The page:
White Hills epic '80s callback Stop Mute Defeat is a determined march against encroaching imperial darkness; their eyes boring into the shadows for danger but they're aware that blinding lights can kill and distort truth. From "Overlord's" dark stomp casting nets for totalitarian warnings to "Attack Mode", which roars in with the tribal certainty that we can survive the madness if we keep our wits, the record is a true and timely win for Dave W. and Ego Sensation. Martin Bisi and the poster band's mysterious but relevant cool make a great team and deliver one of their least psych yet most mind destroying records to date. Much like the first time you heard Joy Division or early Pigface, for example, you'll experience being startled at first before becoming addicted to the band's unique microcosm of dystopia that is simultaneously corrupting and seducing your ears. - Morgan Y. Evans

Keep reading... Show less

This week on our games podcast, Nick and Eric talk about the joy and frustration of killing Nazis in Wolfenstein: The New Order.

This week, Nick and Eric talk about the joy and frustration of killing Nazis in Wolfenstein: The New Order.

Keep reading... Show less

Which is the draw, the art or the artist? Critic Rachel Corbett examines the intertwined lives of two artists of two different generations and nationalities who worked in two starkly different media.

Artist biographies written for a popular audience necessarily involve compromise. On the one hand, we are only interested in the lives of artists because we are intrigued, engaged, and moved by their work. The confrontation with a work of art is an uncanny experience. We are drawn to, enraptured and entranced by, absorbed in the contemplation of an object. Even the performative arts (music, theater, dance) have an objective quality to them. In watching a play, we are not simply watching people do things; we are attending to the play as a thing that is more than the collection of actions performed. The play seems to have an existence beyond the human endeavor that instantiates it. It is simultaneously more and less than human: more because it's superordinate to human action and less because it's a mere object, lacking the evident subjectivity we prize in the human being.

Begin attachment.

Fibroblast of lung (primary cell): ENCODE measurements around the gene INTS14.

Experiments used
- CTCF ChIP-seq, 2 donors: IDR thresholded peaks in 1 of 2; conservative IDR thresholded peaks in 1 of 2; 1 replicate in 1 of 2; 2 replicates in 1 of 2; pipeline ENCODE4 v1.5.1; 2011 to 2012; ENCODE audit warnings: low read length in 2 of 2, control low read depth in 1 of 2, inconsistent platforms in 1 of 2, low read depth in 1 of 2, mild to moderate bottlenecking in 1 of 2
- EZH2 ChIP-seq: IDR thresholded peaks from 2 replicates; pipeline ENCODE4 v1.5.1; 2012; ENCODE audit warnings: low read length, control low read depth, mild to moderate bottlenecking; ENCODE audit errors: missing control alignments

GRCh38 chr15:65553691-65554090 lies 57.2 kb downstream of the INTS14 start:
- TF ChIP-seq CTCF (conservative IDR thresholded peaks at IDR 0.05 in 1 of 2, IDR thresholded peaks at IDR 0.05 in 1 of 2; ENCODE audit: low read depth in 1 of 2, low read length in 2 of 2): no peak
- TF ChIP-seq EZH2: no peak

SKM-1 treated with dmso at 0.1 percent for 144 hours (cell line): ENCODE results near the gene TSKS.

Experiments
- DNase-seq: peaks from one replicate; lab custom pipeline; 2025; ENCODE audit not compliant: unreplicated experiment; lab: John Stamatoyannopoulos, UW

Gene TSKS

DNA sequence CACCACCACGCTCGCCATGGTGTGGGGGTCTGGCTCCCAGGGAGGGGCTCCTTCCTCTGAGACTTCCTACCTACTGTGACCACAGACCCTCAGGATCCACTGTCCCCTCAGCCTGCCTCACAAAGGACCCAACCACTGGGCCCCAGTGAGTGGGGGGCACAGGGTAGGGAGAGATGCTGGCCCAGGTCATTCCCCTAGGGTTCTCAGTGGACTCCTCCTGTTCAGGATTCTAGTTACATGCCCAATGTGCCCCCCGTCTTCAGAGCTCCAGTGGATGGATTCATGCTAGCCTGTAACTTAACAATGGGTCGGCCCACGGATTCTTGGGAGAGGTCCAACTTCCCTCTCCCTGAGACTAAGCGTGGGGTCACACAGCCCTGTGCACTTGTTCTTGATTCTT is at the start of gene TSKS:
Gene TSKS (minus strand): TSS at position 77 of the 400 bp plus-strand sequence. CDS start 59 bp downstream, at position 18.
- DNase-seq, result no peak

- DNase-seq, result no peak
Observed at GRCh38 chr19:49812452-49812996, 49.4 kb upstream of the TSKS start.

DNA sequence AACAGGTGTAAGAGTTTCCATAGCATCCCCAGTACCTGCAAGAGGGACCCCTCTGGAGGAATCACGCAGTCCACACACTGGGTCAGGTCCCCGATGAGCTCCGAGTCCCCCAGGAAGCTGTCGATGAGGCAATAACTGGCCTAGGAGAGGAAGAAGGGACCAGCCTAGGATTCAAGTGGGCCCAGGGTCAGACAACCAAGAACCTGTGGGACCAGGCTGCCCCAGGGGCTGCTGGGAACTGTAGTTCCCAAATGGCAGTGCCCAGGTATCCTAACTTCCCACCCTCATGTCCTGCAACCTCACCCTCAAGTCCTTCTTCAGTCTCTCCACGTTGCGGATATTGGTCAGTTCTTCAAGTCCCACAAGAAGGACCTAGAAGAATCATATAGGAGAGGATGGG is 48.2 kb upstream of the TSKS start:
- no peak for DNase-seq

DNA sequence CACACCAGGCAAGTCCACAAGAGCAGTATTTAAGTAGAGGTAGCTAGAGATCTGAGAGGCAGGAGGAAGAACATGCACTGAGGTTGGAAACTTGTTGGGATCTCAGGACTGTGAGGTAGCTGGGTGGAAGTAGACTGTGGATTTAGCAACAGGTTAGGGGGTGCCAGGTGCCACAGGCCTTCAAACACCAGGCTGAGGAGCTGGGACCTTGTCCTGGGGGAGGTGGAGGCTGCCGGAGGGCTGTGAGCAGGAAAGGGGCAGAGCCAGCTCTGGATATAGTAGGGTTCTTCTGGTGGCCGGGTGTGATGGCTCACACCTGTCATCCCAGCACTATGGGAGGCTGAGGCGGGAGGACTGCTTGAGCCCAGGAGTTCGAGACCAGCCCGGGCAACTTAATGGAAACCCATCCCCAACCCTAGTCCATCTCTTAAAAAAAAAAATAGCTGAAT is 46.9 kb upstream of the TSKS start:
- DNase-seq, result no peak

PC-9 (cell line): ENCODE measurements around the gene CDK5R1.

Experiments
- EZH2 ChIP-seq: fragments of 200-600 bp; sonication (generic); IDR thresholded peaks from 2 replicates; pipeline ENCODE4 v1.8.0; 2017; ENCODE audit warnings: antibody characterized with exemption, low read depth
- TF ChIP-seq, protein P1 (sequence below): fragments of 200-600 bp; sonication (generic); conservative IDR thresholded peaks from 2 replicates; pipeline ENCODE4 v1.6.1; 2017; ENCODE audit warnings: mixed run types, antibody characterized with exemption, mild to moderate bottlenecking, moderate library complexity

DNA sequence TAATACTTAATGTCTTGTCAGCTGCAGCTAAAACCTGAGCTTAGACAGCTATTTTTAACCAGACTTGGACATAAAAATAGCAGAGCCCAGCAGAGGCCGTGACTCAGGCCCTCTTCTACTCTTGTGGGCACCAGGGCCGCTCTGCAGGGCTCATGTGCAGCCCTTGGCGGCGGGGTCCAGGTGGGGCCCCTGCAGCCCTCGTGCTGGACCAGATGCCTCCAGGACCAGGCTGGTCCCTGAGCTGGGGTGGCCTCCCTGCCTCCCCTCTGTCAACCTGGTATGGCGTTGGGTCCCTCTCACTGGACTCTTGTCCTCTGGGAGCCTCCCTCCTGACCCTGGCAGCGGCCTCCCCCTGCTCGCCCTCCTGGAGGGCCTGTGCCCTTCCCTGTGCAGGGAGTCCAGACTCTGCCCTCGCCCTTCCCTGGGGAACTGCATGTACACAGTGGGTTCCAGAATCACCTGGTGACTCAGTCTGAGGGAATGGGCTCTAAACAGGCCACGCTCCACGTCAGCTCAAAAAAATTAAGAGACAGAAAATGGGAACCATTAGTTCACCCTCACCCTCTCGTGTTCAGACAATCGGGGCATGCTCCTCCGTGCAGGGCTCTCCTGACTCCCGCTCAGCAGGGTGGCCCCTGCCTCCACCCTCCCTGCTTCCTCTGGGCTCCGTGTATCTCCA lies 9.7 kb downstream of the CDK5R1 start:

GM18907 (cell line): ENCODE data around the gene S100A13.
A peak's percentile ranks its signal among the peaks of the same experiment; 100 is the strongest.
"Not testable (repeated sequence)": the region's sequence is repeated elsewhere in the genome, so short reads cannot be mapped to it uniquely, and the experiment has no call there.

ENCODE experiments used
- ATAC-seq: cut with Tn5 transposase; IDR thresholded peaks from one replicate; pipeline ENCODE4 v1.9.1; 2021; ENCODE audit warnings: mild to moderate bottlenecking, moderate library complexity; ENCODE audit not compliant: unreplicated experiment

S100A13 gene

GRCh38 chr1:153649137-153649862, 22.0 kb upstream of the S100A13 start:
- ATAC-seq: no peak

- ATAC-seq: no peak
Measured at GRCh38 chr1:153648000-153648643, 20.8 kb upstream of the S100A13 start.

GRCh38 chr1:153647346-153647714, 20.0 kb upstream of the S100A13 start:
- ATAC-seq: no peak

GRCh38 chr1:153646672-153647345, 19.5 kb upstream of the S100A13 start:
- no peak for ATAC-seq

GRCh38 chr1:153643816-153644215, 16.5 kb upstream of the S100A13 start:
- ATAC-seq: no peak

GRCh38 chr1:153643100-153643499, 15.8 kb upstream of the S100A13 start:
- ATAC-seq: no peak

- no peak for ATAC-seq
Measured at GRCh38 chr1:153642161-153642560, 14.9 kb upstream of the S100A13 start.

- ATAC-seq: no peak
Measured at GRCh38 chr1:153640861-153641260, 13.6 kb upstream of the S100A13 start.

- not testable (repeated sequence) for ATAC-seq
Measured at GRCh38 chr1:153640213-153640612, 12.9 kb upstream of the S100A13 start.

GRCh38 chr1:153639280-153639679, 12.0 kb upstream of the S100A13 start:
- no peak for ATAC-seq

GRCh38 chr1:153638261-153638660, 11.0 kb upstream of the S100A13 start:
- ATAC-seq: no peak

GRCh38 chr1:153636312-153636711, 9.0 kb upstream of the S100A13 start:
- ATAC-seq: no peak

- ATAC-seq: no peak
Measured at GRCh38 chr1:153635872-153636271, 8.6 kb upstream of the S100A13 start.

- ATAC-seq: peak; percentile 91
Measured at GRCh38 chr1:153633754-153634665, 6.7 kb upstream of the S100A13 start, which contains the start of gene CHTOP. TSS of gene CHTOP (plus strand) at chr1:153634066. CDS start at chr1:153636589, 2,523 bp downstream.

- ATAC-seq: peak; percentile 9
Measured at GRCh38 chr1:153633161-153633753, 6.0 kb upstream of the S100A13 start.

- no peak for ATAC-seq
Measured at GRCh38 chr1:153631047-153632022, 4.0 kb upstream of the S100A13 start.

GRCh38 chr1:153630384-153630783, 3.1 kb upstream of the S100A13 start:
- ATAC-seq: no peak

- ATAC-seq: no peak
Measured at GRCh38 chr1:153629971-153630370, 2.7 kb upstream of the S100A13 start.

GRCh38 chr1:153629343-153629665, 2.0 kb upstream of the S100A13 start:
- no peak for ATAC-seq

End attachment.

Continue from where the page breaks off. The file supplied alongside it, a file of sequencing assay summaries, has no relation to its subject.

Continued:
Keep reading... Show less
3

Gabin's Maigret lets everyone else emote, sometimes hysterically, until he vents his own anger in the final revelations.

France's most celebrated home-grown detective character is Georges Simenon's Inspector Jules Maigret, an aging Paris homicide detective who, phlegmatically and unflappably, tracks down murderers to their lairs at the center of the human heart. He's invariably icon-ified as a shadowy figure smoking an eternal pipe, less fancy than Sherlock Holmes' curvy calabash but getting the job done in its laconic, unpretentious, middle-class manner.

Keep reading... Show less
5
Pop Ten
Mixed Media
PM Picks

© 1999-2017 Popmatters.com. All rights reserved.
Popmatters is wholly independently owned and operated.

rating-image